You may or may not decide to cut those things out, depending on your personal situation. You may also decide to do modified versions of those things with less extreme movements, so maybe in a Pilates class you don’t go into the full range of Saw, but you do a smaller rotation, or maybe you take up pickleball instead of tennis because there’s less force involved with that game. The point is, it may be a good idea to think it through and make a decision before you end up in a class or a game where you’re just following along and doing what everyone else is doing.

Things that can be great on their own but either won’t help you with bone health or might create problems:

Bicycling, swimming (although great for strengthening upper back which is one of the vulnerable areas), static stretching, weight equipment or gym machines if used with a rounded spine, lots of sports, curling up on the couch to watch Netflix, spending hours hunched over a computer writing your memoir, gardening, skiing (another high risk of falling), modern dance, reading a book in the bathtub (uh oh, spinal flexion)…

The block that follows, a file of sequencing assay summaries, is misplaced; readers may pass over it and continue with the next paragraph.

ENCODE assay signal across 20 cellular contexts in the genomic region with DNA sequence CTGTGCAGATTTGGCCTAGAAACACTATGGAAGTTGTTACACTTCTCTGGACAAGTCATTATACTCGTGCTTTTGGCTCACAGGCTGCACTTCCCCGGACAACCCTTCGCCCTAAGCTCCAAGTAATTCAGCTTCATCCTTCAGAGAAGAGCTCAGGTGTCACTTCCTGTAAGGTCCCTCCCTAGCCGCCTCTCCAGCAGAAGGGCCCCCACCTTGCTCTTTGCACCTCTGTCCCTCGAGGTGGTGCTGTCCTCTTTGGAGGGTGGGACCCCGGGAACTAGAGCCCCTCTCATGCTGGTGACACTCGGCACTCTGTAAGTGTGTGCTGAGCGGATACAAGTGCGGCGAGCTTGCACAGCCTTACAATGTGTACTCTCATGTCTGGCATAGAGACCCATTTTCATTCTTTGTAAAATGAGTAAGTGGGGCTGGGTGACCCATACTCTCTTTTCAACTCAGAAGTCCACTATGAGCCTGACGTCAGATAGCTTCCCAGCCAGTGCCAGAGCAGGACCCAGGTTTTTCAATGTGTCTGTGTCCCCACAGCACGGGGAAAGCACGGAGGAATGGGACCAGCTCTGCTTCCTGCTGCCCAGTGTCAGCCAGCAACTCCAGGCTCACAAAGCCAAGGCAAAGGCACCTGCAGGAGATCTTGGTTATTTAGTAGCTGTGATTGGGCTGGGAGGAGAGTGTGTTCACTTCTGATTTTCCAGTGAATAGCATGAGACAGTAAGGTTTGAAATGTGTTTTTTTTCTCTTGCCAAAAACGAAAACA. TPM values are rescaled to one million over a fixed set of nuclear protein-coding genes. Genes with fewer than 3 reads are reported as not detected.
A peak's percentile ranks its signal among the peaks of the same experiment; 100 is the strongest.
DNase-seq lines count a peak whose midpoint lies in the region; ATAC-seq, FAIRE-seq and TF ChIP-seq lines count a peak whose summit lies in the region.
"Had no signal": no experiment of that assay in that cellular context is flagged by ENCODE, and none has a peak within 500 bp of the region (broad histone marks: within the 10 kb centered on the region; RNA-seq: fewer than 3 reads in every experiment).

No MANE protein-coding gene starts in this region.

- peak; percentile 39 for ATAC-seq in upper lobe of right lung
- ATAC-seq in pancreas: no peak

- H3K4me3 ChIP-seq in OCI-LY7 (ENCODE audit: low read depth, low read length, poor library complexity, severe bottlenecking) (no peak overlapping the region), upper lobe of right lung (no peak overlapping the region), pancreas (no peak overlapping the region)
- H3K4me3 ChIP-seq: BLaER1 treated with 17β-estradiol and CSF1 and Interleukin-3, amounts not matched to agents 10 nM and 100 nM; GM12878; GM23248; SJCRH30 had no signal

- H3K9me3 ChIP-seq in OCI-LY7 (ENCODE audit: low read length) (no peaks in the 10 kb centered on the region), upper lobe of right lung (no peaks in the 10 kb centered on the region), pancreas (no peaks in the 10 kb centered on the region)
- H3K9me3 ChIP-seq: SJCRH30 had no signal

You can see from this list that you’re not going to want to get rid of all those things from your life nor should you. Doing things that are fun and satisfying and creative and community/friendship-building and nurturing and relaxing…those are all important and we always have to weigh what matters to us. Driving is crazy dangerous and yet we’re all out there driving cars because we have places to go and people to see that are important to us. Use the information you’re given and know that we don’t have all the information. Accept that it’s frustrating and scary. Know that you may have to give up certain things and that it’s okay to grieve the loss of them. Then make the best decision you can and live your life.

Copyright © 2021 Autumn Needles Pilates and Fitness, LLC All rights reserved.